Tuesday, September 24, 2013
Loosemore Auditorium, DeVos Center, Pew Grand Rapids Campus
Brent Malin, associate professor of Communication, director of Graduate Studies, and affiliate faculty member in Cultural Studies at the University of Pittsburgh will present the lecture, "Post-Network Manhood: Television, Niche-Marketing, and the Rhetoric of Masculinity."
This presentation explores some important ways in which the economics of early 21st century American television has lead to a series of images of masculinity that reinforce a wide-range of traditional, hyper-masculine stereotypes. Malin will trace these changing images of manhood alongside a series of political, economic, and technological developments impacting the American television system. The growing importance of DVD sales and online viewing, a new emphasis on niche marketing, and the policy changes enacted by the Telecommunications Act of 1994, are all factors influencing the particular masculine images of the contemporary television environment. Exploring these connections demonstrates the close relationship between the political economy of television and particular kinds of gender representations.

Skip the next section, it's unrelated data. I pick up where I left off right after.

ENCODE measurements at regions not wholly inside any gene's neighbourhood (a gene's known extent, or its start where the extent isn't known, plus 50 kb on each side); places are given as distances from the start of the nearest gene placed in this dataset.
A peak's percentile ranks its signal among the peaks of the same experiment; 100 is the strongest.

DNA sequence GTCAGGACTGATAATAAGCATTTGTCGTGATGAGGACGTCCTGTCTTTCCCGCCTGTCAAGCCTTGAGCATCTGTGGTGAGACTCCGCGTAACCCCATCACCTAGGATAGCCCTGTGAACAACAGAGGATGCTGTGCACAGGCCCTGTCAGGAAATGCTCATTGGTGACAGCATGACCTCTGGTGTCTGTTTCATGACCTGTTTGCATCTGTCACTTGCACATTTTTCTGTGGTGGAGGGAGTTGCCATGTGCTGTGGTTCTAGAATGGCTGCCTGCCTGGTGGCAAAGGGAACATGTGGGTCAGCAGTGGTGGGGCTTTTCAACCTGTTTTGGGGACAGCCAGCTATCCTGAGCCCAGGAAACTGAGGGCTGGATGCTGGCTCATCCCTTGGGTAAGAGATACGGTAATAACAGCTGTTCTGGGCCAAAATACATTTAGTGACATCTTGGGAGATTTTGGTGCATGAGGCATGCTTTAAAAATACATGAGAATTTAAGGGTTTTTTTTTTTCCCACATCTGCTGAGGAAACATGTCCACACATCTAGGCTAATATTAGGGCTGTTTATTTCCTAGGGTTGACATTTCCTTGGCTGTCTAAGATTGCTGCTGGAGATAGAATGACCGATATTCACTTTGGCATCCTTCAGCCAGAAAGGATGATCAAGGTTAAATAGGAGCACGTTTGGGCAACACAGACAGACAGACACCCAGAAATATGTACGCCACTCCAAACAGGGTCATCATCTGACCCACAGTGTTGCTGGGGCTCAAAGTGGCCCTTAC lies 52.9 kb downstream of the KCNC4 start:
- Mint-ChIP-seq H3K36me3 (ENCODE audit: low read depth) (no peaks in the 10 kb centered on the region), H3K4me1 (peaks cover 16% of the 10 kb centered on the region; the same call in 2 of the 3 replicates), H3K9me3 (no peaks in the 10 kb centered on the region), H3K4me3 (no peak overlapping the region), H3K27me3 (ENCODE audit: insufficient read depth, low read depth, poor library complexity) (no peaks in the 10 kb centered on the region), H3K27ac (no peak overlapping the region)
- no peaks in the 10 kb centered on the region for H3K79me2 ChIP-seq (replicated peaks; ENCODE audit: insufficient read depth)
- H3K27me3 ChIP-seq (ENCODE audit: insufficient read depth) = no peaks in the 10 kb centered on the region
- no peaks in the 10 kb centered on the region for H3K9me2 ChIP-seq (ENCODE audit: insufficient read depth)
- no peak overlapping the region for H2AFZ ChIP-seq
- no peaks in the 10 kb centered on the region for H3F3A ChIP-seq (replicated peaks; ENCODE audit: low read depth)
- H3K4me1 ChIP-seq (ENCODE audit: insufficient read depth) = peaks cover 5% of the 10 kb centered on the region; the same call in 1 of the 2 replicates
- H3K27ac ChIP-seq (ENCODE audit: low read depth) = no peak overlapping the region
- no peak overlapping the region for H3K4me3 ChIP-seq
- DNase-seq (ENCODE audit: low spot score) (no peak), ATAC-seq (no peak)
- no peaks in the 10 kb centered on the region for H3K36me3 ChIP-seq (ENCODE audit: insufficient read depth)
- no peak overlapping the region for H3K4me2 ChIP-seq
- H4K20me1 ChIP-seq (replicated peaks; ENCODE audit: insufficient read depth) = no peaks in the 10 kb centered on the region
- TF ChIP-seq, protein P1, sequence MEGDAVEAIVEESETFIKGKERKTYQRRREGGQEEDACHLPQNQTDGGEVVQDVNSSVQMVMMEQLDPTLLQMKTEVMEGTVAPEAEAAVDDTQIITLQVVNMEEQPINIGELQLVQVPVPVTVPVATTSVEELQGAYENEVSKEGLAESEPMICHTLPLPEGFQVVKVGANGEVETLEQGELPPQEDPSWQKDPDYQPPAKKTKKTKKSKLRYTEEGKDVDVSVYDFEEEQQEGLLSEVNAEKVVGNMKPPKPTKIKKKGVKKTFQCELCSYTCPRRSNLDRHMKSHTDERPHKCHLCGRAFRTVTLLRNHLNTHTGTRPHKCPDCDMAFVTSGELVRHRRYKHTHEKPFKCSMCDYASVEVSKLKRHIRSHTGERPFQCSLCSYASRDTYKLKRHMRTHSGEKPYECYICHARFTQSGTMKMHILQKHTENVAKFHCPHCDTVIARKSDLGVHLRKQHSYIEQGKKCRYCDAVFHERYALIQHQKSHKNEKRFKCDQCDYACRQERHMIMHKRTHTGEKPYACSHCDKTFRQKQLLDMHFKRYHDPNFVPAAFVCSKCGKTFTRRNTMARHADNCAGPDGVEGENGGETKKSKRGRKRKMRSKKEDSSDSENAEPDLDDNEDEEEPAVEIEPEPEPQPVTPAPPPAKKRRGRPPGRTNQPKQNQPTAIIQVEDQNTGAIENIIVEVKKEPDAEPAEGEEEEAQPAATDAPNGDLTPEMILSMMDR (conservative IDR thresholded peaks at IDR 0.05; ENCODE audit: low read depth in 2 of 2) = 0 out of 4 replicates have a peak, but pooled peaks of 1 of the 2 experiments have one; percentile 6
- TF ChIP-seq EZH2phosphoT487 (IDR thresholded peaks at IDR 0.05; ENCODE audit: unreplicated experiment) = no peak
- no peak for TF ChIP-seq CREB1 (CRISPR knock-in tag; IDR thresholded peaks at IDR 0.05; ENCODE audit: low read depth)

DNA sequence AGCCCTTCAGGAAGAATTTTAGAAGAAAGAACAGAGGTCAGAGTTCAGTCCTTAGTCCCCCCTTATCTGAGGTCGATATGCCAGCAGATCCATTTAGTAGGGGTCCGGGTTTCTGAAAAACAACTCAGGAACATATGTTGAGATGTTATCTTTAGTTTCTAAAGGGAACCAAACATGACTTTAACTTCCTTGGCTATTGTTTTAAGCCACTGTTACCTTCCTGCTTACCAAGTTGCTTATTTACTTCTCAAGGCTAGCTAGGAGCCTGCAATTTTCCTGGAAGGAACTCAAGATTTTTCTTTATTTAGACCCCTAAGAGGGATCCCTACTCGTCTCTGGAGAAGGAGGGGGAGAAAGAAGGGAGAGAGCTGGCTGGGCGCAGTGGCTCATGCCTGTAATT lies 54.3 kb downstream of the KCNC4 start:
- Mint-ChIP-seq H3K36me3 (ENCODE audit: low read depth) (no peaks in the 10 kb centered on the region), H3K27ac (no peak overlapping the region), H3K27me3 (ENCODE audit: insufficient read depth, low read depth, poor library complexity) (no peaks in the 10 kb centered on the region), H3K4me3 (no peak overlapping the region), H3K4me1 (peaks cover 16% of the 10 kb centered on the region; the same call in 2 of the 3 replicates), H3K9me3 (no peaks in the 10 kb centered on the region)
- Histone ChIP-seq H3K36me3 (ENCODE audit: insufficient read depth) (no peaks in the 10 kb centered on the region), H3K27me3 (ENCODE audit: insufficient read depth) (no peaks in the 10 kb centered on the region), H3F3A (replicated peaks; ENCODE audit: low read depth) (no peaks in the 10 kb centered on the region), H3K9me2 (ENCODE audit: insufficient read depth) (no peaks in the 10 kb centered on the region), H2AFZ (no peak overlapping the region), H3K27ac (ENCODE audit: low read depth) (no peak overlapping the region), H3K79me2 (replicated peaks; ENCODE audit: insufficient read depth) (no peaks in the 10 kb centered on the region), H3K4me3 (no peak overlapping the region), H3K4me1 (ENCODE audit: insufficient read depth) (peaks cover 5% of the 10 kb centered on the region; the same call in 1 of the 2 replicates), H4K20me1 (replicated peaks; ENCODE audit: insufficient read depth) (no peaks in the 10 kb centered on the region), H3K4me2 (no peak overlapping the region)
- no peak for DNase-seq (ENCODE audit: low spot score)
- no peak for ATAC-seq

Malin's research covers a range of contemporary and historical topics in order to understand the myriad ways in which people's identities are constituted by and through the media. Malin's first book, "American Masculinity under Clinton: Popular Media and the Nineties Crisis of Masculinity," explores conceptions of masculinity offered by a wide range of sources from the 1990's and early 21st century. Drawing together analyses of such popular culture examples as Friends, Titanic, and The Sopranos, and such political sources as Bill Clinton's presidential campaign, The Starr Report, and the debates surrounding September 11th, Malin illustrates how a rhetoric of masculine crisis has been used to support a range of economic, political, and cultural aims.
His second book, "Feeling Mediated: A History of Communication Technology and Emotion," (forthcoming from NYU Press), investigates how changes in communication technology change how people think about emotion. Focusing primarily on the early 20th century U.S. and exploring such diverse technologies as radio and the psycho-galvanometer, this book demonstrates how a set of assumptions about emotion came to dominate popular and academic thinking about the media as well as how these assumptions continue to shape our understanding of communication.
Free admission is made possible by sponsors: School of Communications; Institute of General Semantics; and Women and Gender Studies. For more information, contact Valerie Peterson, associate professor, School of Communications, at 331-2981.